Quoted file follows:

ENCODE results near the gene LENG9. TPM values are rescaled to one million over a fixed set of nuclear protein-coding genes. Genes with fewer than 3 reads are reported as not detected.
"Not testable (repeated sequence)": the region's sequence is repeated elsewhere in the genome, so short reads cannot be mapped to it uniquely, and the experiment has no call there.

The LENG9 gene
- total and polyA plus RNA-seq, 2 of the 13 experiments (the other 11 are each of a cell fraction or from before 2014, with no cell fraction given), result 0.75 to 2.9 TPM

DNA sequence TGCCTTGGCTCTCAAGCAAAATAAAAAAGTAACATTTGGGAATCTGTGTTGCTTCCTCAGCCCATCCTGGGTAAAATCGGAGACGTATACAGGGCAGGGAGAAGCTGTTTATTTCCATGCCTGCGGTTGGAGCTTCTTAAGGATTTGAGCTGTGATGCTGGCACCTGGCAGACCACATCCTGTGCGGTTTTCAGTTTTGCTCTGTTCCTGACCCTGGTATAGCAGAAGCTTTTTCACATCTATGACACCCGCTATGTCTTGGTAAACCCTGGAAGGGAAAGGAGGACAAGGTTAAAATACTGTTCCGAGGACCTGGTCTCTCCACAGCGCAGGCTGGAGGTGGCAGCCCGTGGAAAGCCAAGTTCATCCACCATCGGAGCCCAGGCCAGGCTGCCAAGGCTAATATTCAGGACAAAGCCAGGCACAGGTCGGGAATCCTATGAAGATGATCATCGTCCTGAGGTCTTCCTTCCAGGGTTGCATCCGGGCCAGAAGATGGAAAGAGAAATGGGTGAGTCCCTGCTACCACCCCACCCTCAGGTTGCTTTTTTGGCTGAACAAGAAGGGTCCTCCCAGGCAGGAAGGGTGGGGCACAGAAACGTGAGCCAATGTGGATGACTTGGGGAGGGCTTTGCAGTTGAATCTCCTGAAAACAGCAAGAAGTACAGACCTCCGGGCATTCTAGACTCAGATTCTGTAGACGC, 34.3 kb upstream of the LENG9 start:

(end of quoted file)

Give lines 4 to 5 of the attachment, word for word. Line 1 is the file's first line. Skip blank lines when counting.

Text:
- total and polyA plus RNA-seq, 2 of the 13 experiments (the other 11 are each of a cell fraction or from before 2014, with no cell fraction given), result 0.75 to 2.9 TPM

DNA sequence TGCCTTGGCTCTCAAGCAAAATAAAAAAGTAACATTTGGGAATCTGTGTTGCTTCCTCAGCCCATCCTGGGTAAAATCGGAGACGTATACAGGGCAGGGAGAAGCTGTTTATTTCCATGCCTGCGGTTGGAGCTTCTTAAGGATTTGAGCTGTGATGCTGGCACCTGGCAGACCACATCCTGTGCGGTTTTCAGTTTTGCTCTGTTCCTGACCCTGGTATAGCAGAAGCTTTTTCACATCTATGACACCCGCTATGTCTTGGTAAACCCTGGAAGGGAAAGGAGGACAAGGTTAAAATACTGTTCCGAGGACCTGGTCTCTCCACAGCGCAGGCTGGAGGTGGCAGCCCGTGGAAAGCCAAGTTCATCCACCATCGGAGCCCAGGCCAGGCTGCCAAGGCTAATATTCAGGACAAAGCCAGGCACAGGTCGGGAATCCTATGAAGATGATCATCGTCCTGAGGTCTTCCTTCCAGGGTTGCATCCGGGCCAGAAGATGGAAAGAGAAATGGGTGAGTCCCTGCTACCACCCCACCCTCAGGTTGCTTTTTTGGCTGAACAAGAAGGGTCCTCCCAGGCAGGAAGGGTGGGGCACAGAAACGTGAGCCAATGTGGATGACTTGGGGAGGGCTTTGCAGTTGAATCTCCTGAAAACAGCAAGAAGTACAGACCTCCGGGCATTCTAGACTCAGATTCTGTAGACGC, 34.3 kb upstream of the LENG9 start: